As Elia Kazan walks to the microphone to receive his Honorary Oscar, about two-thirds of the room stands to clap. Warren Beatty is fighting back tears. The other third, motionless, still watches.
And so it was with Kazan's films. The director's politics, though divisive, never overshadowed his gift. His films were not so divisive; A Streetcar Named Desire, On the Waterfront and East of Eden came as close as any other filmmaker's works to defining American film in the 1950s.
In The New Yorker's review of "The Elia Kazan Collection," the new boxed set of Kazan's works, friend and enemy alike are quoted referring to the Turkish immigrant as a "Father." For Beatty, whose stardom Kazan precipitated, as well as for Marlon Brando and James Dean, this description is especially accurate. We learn about Kazan's relationship with his own father, and it soon becomes clear that the story of the director informs the stories, not just of his own works, but also those of the American film industry he influenced. Moviegoers today are all, to one degree or another, his grandchildren, and we owe it to him to sit and listen to his tall tales. The New Yorker abides:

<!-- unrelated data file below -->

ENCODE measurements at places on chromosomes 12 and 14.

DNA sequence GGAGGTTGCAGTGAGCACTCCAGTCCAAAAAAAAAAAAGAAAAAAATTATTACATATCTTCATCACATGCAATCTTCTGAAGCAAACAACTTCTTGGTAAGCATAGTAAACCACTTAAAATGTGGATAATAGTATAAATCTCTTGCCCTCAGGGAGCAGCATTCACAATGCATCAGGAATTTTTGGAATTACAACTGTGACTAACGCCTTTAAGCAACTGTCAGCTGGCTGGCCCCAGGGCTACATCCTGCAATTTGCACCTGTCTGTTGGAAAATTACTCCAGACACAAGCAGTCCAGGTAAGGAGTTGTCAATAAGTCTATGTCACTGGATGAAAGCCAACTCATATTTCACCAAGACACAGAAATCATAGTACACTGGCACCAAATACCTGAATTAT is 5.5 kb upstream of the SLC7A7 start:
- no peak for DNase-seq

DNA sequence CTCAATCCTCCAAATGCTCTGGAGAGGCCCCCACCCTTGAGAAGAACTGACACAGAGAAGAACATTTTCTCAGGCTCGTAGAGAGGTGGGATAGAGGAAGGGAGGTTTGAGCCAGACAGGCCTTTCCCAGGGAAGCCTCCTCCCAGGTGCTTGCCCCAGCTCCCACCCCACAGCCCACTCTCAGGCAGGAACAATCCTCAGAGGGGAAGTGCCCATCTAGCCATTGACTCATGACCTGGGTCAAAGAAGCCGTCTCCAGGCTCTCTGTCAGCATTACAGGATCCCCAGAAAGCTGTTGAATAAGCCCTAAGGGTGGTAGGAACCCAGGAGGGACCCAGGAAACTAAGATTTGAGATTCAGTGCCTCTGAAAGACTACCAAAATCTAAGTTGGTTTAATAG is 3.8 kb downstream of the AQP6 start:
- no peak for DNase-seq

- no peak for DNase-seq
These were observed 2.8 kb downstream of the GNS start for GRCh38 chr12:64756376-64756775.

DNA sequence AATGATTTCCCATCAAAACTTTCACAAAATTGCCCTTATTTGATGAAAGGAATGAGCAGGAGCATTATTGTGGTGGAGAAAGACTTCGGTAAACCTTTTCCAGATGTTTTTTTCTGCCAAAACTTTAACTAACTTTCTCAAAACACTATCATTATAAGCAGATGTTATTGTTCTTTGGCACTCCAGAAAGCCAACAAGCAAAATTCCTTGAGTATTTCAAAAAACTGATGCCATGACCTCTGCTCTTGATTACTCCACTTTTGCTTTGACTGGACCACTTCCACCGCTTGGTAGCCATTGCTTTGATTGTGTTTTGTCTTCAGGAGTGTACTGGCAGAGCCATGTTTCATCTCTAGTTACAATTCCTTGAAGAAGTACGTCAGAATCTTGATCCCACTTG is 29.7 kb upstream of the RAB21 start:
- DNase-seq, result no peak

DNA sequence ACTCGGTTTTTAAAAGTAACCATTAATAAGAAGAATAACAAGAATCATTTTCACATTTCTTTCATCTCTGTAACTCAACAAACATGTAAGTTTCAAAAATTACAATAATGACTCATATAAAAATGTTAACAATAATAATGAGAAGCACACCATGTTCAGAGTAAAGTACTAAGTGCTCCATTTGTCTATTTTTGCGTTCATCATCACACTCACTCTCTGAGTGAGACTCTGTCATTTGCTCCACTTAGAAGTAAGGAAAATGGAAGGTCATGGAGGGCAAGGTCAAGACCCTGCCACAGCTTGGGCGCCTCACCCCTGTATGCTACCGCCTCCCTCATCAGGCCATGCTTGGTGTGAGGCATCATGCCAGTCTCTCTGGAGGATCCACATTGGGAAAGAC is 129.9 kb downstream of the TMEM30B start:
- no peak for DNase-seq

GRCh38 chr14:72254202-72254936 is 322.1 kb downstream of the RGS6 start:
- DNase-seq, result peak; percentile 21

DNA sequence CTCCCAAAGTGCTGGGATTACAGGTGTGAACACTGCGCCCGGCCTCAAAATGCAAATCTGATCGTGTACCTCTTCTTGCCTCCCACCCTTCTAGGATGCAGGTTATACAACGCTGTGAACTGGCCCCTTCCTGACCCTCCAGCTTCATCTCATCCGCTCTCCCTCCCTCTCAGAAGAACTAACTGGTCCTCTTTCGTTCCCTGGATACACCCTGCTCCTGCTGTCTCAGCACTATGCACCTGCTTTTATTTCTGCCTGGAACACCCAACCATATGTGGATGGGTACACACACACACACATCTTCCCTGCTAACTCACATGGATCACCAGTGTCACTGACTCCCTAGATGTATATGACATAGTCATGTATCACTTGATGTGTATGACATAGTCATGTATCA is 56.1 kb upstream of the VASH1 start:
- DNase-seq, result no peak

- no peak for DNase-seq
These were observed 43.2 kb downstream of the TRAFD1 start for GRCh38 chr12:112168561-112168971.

At work, Kazan became the receptive, supportive, intimate, authoritative father he'd never had. "I've never seen a director who became as deeply and emotionally involved in a scene," Marlon Brando wrote in his autobiography, "Songs My Mother Taught Me." "Kazan was the best actors' director by far of any I've worked for. [He] got into a part with me and virtually acted it with me."
He believed that, for an interpretation to be owned by an actor, the actor had to find it in himself. "He would send one actor to listen to a particular piece of jazz, another to a certain novel, another to see a psychiatrist, another he would simply kiss," [playwright Arthur] Miller recalled. Kazan's trick was to make the actors feel as though his ideas were actually their own revelations.
(Read more at The New Yorker)
Below, the trailer for Kazan's "last real hit," Splendor in the Grass: